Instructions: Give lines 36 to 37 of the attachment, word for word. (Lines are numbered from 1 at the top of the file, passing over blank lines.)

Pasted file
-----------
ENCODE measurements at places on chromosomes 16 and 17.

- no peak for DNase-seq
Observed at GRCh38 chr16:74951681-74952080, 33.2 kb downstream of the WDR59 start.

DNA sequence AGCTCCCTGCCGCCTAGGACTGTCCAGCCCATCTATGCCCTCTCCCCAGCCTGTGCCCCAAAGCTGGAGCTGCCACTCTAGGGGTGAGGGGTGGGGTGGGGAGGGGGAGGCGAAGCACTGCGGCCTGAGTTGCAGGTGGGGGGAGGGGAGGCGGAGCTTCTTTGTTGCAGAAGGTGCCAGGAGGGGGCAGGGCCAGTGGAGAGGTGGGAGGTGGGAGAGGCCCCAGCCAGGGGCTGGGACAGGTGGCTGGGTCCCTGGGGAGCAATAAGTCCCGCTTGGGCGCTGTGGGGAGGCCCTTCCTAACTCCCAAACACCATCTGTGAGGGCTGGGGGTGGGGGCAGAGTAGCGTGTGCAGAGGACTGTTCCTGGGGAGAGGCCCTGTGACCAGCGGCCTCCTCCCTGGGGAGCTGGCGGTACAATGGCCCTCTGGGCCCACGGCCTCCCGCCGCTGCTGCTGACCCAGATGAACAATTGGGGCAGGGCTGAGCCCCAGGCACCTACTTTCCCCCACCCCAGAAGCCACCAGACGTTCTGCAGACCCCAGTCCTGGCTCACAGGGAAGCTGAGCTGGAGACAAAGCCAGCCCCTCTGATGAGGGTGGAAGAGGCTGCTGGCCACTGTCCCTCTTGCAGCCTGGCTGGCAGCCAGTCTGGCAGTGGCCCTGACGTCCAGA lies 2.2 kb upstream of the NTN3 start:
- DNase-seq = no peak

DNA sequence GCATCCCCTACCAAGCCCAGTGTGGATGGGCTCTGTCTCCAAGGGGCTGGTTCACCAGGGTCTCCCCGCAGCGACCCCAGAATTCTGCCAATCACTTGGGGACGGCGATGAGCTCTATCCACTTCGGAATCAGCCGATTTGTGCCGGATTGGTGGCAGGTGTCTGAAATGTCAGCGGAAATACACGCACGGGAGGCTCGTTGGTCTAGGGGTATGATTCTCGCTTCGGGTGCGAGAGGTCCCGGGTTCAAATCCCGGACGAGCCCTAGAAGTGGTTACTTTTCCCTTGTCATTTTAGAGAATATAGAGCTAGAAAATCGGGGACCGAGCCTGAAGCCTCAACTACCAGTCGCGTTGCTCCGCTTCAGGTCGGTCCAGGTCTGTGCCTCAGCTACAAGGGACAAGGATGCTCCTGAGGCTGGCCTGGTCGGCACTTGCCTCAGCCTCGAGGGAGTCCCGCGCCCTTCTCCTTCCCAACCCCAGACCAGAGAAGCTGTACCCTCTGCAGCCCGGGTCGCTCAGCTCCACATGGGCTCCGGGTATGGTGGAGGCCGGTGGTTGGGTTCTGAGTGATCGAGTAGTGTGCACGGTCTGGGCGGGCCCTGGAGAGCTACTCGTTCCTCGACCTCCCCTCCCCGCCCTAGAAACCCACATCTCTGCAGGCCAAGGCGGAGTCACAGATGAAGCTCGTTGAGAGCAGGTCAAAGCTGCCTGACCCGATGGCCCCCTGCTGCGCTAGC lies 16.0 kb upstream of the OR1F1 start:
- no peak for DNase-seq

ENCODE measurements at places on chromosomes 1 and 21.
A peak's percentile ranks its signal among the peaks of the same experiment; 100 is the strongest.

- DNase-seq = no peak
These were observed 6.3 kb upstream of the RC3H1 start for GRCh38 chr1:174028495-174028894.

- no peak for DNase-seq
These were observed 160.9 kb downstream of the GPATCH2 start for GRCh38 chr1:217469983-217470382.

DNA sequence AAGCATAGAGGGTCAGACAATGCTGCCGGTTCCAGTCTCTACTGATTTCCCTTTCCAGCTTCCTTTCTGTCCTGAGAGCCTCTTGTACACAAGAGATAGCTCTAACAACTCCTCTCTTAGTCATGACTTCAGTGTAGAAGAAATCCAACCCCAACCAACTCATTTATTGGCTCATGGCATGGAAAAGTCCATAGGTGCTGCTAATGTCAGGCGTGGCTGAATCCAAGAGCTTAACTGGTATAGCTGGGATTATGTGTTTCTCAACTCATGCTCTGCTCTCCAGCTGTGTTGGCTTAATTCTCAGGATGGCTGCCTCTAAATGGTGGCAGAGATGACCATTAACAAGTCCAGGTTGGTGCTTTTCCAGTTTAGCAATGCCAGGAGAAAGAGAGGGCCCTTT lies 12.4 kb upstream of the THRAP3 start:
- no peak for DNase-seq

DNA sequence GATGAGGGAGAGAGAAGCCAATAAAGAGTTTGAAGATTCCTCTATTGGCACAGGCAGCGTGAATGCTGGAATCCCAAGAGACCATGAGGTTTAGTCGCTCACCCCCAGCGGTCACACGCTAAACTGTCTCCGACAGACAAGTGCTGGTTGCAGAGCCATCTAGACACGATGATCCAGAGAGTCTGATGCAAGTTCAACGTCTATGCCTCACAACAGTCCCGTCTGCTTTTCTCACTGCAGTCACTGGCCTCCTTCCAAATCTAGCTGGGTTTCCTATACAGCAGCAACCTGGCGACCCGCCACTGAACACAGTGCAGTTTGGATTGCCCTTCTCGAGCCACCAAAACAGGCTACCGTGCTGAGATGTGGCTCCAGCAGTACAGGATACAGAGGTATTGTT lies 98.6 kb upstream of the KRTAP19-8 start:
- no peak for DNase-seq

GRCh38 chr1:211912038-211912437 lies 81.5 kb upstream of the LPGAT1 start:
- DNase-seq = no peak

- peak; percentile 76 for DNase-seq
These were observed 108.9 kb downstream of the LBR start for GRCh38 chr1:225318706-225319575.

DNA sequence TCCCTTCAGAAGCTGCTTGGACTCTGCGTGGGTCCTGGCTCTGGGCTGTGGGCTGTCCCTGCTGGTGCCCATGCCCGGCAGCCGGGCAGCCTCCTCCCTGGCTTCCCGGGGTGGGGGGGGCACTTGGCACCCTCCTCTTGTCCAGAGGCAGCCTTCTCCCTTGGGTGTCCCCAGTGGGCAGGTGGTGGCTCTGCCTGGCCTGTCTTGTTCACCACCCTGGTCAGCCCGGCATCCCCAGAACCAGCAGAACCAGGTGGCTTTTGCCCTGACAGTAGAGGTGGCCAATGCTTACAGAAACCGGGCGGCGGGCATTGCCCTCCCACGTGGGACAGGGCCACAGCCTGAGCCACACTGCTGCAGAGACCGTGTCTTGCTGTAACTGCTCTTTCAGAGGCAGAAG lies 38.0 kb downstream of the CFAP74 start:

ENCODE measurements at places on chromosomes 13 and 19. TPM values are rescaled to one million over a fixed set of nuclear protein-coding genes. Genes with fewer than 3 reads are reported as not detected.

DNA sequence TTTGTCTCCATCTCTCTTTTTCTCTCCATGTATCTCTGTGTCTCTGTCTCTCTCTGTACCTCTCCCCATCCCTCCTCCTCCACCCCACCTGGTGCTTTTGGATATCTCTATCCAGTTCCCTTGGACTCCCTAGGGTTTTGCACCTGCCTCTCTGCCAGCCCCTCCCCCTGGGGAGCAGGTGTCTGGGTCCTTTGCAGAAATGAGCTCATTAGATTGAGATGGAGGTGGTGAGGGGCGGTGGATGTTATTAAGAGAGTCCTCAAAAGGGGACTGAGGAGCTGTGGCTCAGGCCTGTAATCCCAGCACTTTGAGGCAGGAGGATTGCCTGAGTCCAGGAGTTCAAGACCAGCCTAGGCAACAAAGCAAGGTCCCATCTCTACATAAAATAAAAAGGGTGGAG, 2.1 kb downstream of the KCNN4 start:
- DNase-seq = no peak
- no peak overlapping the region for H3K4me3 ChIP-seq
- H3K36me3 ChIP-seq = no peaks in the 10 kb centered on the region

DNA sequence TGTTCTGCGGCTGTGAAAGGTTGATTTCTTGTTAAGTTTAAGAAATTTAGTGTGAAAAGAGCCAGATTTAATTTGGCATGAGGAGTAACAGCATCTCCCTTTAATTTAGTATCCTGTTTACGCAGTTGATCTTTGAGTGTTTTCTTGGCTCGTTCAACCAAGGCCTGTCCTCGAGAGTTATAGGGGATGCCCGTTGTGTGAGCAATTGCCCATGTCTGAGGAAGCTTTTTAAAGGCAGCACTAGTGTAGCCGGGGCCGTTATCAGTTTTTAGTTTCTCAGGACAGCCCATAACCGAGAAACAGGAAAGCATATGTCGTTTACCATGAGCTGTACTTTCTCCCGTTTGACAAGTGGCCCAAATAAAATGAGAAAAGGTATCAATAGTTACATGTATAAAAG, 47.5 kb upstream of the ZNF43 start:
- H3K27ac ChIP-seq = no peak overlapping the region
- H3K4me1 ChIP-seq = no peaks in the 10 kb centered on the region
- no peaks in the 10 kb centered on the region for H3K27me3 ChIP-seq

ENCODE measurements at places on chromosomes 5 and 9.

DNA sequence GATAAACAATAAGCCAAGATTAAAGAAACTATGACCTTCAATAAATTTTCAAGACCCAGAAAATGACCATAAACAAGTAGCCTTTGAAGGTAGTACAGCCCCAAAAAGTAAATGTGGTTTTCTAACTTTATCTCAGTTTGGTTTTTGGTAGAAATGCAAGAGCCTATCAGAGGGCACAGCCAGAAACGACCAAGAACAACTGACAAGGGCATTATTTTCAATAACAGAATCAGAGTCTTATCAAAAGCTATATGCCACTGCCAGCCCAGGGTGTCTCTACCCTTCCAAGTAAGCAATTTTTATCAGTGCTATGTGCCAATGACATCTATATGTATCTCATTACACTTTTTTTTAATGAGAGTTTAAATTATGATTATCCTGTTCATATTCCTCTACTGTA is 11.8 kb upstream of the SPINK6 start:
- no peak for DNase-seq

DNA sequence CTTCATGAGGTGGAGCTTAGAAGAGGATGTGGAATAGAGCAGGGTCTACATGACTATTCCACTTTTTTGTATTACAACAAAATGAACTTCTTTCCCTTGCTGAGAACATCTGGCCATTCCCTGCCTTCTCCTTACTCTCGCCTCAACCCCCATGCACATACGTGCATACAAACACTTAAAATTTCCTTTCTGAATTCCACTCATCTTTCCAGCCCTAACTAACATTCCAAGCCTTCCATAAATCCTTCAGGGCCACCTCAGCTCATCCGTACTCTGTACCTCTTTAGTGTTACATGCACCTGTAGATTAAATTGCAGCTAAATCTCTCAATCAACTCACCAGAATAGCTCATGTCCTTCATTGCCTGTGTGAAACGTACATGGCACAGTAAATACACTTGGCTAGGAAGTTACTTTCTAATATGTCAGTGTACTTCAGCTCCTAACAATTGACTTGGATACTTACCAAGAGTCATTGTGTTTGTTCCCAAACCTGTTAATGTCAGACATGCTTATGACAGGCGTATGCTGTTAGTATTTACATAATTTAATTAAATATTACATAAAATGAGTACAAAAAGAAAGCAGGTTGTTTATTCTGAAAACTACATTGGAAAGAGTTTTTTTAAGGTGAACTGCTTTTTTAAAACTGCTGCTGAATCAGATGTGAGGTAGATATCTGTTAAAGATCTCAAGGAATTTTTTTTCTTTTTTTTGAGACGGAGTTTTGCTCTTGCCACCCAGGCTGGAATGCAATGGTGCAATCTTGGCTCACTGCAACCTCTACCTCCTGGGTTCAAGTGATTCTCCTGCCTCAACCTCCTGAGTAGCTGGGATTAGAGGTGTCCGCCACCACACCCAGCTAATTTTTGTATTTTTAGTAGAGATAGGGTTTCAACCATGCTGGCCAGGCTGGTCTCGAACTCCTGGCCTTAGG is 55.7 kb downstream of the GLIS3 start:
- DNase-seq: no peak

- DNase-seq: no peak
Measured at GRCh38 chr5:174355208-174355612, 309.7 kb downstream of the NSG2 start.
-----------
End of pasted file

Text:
- DNase-seq: no peak

- DNase-seq: no peak